It's a really difficult business, it takes incredible persistence and great execution so you can build up your reputation and get your next gig. Not just a reputation either, but a relationship with someone you're working with.
In an ideal world, both for a publisher and a developer, if a project goes well, you do another one together. You know how they work, they know how you work, you've come out the other end and hopefully there's been some profit, some royalties for those developers to build up a bit of a war chest.
But it's really hard to get to that point, and there's not an easy transition between milestones. Having sat in hundreds of pitch meetings, there are a million very easily avoidable traps developers walk into constantly. They don't know what the publishers' 'hot buttons' are, why they're sensitive about certain things and not others.
It's a funny thing, because the developers are focused solely on the game, and the deal is only partially about the game. The other part of the deal is who the developers are and what they bring to the table. Oftentimes it's much - if not more - about them than their game.
The really good game developers treat the game business as a business, they have to figure out what their burn rates are going to be, they have to make sure that they're not over-extending themselves or putting too much of their own money in the game in the event that it falls through.
Capitalisation for publishers and developers is a very key thing, and like I said, publishers in the last 18-24 months have not been generating the returns they'd hoped for. Well, most haven't. They see a lot of red ink at EA and SEGA, and there have been disappointing returns elsewhere. You could probably count on one hand the number of publishers - thankfully Capcom is one of them - who are actually fairly profitable and stable and doing rather well.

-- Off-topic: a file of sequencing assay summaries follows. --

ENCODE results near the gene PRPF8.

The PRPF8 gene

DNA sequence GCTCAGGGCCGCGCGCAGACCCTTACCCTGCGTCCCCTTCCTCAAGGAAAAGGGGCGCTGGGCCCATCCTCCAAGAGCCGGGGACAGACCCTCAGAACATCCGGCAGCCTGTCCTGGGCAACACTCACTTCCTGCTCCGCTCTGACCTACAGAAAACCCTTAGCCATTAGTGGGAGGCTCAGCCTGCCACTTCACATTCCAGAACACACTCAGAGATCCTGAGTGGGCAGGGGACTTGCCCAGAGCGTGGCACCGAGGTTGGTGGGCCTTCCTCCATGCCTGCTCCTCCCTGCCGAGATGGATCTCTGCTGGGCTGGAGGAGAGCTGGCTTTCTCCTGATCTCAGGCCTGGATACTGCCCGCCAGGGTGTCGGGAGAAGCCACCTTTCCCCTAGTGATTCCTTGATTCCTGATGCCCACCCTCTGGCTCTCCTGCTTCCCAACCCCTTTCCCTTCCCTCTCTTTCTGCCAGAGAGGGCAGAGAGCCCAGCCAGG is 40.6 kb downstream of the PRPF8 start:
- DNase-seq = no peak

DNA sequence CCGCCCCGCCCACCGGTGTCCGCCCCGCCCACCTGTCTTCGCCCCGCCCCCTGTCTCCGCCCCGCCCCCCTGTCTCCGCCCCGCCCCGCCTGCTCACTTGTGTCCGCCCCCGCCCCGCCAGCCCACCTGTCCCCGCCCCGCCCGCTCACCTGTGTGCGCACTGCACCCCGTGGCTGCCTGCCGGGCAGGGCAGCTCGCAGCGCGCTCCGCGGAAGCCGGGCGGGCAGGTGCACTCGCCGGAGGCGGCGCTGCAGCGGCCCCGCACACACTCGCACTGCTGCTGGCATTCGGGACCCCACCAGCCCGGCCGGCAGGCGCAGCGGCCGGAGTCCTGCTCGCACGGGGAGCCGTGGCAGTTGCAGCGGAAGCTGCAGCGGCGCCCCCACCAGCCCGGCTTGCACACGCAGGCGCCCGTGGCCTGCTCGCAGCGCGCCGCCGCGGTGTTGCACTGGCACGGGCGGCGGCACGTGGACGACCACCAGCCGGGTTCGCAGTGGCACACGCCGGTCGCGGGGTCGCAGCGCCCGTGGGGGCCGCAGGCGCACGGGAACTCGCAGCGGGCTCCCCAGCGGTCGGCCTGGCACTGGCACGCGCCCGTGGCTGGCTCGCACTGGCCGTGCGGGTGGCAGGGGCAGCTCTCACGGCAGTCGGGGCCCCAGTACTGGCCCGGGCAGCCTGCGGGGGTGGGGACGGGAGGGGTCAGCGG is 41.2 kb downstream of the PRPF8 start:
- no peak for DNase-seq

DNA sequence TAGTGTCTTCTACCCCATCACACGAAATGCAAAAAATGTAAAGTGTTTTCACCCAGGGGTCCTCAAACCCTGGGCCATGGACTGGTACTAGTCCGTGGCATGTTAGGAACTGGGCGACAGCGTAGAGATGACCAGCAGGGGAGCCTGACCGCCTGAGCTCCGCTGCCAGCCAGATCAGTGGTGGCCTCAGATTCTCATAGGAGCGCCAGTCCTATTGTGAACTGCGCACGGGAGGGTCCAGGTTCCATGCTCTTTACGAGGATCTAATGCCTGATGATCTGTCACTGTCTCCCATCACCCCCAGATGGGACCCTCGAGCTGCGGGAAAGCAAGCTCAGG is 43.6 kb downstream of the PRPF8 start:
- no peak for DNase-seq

That's not healthy for the ecosystem as a whole, if there are only five publishers doing well and the rest are underwater. These guys have to fund products that are profitable. At the end of the day, the game that gets brought to them needs to have an opportunity to make a return for the publisher, so the developer can benefit on the royalty side.
Q: Looking at some statements you made regarding working with Western developers, Capcom has been one of the few Japanese companies who have embraced the multinational development market. Is this still a driving force for Capcom?
Christian Svensson: I would say it is. Our global head of product development is adamant about expanding the number of Western developers that we're working with. I think you'll see the methods in which we're working with them change a little bit. We're actually going to be doing a tighter integration between our western operations and Japan's operations, so we'll have producers on both sides of the pacific assigned to pretty much every project, including things coming out of Japan.
So a bit more integration than we've had in the past - over the past three years or so we've had a Western product development organisation that was fairly standalone, a bit autonomous. I think we're heading towards more of a global team now.
Q: Considering the unfortunate demise of GRiN, which developed Bionic Commando for Capcom, do you see the current economic climate as a hindrance to realising these multinational ambitions?